Campus Watch

Diversity — of Ideas

PORTSMOUTH HERALD, Oct. 30 — Concern about campus speech codes resounded at a U.S. Senate committee hearing on “intellectual diversity” at colleges, as speakers told the Education Committee that overbroad conduct policies are stifling the free-speech rights of students, especially those that do not adhere to the favored liberal viewpoint.

The New Hampshire daily said speakers objected to ideological and political uniformity of views among faculty and campus speakers, a watered-down, onesided curriculum and indoctrination by administrators.

Coming in for special criticism were, the newspaper said, “speech codes that limit free inquiry and debate.”

Mea Culpa

WINSTON-SALEM JOURNAL, Nov. 5 — Wake Forest University's medical school has apologized for the school's support of a state-sponsored program that sterilized mentally ill and mentally retarded people in the 1940s and 1950s, the North Carolina daily reported.

“The program was based on eugenics, a now-discredited philosophy advocating the use of sterilization to prevent individuals considered ‘less desirable’ by society from reproducing,” the newspaper reported.

The school decided to conduct an investigation of its role in eugenics research in January following a series of articles in the Winston-Salem Journal that detailed the school's participation. The Journal reported that among those forced or persuaded to undergo sterilization were children as young as 10.

Catholic Flavor

CHRONICLE.COM, Nov. 5 — ChicagO's DePaul University and Marquette University in Milwaukee are among the five schools the Big East Conference has recently invited to join its ranks in 2005. The others include the universities of Cincinnati, Louisville and South Florida.

The additions replace Boston College, the University of Miami and Virginia Tech, which have announced plans to leave the Big East for the Atlantic Coast Conference.

The expanded league “would have a strong Roman Catholic flavor,” said the Web site of The Chronicle of Higher Education,“matching DePaul and Marquette with Providence College, the University of Notre Dame, Georgetown, St. John's, Seton Hall and Villanova universities.”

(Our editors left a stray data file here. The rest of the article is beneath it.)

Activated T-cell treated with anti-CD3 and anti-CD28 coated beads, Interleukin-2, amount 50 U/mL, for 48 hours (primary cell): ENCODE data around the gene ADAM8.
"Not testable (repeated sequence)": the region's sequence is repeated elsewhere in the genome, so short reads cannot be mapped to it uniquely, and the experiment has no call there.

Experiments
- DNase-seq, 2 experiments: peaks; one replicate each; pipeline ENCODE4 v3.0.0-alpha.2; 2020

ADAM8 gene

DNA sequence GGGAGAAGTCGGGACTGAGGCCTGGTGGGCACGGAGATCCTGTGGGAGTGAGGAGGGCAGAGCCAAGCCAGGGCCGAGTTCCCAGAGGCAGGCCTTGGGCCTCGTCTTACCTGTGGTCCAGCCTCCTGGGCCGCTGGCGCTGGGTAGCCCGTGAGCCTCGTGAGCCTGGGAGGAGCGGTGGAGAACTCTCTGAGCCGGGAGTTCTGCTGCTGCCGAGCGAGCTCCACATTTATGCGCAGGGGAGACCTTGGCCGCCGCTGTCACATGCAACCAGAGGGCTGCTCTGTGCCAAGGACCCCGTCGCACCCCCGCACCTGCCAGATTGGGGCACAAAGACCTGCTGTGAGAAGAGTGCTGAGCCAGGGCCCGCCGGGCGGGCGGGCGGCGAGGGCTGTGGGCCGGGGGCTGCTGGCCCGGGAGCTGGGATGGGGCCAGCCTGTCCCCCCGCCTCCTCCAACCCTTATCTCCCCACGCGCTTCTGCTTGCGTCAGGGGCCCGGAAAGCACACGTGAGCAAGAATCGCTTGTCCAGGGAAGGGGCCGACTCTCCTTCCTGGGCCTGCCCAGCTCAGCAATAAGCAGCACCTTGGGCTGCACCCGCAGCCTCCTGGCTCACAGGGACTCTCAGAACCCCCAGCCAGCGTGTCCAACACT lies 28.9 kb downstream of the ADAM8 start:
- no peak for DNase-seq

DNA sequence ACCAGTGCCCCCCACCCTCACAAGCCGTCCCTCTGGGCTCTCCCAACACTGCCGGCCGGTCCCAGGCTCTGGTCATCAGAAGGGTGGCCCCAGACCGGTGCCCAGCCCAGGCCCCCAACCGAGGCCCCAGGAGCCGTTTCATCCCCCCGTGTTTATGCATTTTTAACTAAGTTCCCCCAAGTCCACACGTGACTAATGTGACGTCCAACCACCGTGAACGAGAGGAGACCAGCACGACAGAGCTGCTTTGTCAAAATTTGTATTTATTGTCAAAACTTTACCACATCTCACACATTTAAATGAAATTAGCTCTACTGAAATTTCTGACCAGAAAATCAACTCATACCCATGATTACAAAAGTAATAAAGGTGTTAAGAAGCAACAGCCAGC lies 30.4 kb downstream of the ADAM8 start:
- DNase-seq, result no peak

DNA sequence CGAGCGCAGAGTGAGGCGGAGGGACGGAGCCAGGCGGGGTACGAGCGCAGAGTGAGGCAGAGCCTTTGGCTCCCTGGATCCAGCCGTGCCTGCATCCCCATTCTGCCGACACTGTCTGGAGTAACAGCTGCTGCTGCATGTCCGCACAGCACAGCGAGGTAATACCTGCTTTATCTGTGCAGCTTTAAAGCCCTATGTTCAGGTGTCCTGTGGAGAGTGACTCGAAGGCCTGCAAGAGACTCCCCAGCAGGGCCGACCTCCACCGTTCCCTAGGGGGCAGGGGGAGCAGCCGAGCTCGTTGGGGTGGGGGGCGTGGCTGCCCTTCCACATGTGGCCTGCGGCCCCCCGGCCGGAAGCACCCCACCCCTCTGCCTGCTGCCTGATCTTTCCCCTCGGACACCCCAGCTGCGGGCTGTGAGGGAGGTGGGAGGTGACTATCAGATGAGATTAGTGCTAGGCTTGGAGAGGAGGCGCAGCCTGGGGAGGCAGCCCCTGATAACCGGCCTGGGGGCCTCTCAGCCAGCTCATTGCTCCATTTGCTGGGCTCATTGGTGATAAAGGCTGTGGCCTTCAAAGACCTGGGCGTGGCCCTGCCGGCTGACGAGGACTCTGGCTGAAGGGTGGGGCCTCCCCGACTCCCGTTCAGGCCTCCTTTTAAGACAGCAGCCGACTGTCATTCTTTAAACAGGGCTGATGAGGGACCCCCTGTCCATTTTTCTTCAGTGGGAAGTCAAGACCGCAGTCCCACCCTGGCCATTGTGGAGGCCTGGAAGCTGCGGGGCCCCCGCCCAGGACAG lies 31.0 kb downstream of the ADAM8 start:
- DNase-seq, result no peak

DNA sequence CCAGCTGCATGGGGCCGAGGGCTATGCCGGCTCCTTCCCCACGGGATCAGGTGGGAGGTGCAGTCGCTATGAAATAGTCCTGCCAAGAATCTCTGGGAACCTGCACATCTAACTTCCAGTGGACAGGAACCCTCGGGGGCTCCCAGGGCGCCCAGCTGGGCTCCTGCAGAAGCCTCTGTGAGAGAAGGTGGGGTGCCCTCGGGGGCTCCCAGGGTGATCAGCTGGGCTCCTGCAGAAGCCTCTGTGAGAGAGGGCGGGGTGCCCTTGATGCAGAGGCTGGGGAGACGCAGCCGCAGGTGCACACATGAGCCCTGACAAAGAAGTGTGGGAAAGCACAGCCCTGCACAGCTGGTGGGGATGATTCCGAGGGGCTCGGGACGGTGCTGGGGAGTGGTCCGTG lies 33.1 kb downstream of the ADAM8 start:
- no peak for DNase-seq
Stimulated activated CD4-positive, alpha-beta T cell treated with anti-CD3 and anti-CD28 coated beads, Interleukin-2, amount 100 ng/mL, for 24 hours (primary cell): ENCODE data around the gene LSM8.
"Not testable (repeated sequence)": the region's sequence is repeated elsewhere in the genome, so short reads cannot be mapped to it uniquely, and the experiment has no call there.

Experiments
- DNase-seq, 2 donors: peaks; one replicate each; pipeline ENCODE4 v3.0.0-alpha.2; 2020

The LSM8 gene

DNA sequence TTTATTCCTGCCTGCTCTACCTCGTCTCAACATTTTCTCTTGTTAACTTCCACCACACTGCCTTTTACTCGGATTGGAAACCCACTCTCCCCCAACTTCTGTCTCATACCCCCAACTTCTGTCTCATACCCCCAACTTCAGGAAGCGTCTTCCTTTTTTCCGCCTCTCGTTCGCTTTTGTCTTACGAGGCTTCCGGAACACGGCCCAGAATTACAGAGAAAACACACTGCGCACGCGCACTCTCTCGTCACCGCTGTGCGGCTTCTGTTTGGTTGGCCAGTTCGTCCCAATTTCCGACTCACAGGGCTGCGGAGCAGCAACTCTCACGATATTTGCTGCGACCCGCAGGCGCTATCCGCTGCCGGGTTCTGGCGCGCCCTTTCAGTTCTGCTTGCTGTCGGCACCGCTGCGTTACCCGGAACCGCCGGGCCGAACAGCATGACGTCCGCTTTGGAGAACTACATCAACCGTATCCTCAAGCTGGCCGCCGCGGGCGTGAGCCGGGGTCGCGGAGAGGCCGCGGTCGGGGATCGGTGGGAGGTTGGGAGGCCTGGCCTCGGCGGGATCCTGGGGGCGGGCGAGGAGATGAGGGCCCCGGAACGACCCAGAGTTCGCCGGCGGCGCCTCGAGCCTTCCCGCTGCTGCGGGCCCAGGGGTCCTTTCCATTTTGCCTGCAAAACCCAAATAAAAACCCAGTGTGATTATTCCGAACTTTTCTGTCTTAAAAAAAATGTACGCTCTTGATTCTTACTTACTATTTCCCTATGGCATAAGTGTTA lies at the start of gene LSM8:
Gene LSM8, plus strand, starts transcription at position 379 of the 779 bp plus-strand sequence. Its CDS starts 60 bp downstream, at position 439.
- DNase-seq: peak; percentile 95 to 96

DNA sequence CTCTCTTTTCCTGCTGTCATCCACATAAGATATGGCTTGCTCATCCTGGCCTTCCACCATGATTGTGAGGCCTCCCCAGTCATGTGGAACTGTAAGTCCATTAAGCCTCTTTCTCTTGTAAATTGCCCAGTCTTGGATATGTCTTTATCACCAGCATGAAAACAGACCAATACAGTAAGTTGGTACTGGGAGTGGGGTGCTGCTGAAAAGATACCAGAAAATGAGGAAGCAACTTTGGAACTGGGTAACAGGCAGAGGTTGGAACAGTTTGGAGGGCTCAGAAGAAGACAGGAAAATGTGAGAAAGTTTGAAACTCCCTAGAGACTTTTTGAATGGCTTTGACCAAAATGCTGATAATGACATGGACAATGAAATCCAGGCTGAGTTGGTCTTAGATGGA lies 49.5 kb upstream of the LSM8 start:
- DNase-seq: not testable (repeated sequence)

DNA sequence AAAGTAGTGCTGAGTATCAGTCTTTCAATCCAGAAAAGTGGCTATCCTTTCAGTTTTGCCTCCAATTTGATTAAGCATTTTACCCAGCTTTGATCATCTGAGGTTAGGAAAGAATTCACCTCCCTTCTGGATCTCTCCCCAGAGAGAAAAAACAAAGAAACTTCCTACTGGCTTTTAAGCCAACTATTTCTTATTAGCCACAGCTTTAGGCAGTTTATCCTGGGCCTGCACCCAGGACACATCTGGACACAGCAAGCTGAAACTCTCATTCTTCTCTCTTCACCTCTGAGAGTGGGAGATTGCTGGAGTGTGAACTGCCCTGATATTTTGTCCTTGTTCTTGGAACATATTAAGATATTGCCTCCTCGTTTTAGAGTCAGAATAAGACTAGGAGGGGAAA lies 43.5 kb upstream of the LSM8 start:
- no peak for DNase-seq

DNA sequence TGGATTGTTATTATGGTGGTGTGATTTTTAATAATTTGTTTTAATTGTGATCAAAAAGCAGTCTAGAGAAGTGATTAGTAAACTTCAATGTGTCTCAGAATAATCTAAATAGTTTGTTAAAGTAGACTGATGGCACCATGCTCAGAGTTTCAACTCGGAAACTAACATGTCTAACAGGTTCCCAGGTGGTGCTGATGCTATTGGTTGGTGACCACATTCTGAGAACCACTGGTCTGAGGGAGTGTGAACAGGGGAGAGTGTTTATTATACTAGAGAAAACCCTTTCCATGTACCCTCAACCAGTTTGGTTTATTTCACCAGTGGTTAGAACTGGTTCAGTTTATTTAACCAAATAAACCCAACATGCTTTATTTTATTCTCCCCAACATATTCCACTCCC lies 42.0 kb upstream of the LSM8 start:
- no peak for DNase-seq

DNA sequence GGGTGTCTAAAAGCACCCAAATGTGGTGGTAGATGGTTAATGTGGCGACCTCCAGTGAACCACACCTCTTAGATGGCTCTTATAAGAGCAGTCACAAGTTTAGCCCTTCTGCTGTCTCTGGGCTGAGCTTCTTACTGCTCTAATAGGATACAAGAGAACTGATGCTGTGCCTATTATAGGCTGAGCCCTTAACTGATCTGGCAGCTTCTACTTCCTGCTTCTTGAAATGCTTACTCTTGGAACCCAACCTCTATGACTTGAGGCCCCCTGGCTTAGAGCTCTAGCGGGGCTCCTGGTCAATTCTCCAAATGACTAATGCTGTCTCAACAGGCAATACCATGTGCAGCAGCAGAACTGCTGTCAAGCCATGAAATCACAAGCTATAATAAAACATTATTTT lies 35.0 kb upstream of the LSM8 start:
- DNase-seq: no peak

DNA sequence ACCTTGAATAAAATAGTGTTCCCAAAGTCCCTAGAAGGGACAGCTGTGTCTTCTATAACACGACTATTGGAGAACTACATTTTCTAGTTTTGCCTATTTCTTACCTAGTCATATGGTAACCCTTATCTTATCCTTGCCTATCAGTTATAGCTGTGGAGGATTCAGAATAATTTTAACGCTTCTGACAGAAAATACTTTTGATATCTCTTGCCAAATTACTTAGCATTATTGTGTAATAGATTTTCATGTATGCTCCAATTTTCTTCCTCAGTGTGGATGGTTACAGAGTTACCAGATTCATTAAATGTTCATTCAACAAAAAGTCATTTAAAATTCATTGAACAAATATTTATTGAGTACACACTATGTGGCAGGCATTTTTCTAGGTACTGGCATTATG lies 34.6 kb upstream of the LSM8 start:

Not Sportsmanlike

MASSACHUSETTS NEWS, Nov. 6 — The newspaper reported that when Dartmouth College played host to Columbia College in an Ivy League football game earlier this fall the Columbia band began its show with an announcer making disparaging remarks about Florida Gov. Jeb Bush and the Terri Schiavo case.

“The announcer then introduced the Columbia halftime show by inviting the crowd to join the band in [its] ‘celebration of partial-birth abortion,’” the newspaper reported. “This was followed by some ranting against the Pope and what the announcer described as his ‘drooling and stuttering’ speech.”

Stepping Down

UNIVERSITY OF DALLAS, Oct. 30 — Msgr. Milam Joseph, president of the university since 1996, will retire at the end of the current school year, the school announced.

Ordained in 1964, Msgr. Joseph was the first priest to lead the only Catholic university in north Texas.

Msgr. Joseph, 66, has served in parish assignments and as a high school principal. His career also included service as vocations director and as a notary on the diocesan marriage tribunal.

Cistercian Father Thomas Esposito says of discerning one’s college choice, ‘There has to be something that tugs at you and makes you want to investigate it further. And then the personal encounter comes in the form of a visit or a chat with a student or alumnus who communicates with the same enthusiasm or energy about the place. And then that love of a place can be a seed which germinates in your own heart through prayer.’

Choose a College With a Discerning Mind and Heart

Cistercian Father Thomas Esposito, assistant professor of theology at the University of Dallas (UD) and subprior (and former vocations director) of the Cistercian Abbey of Our Lady of Dallas, drew from his experience as both a student and now monastic religious to help those discerning understand the parallels between religious and college discernment.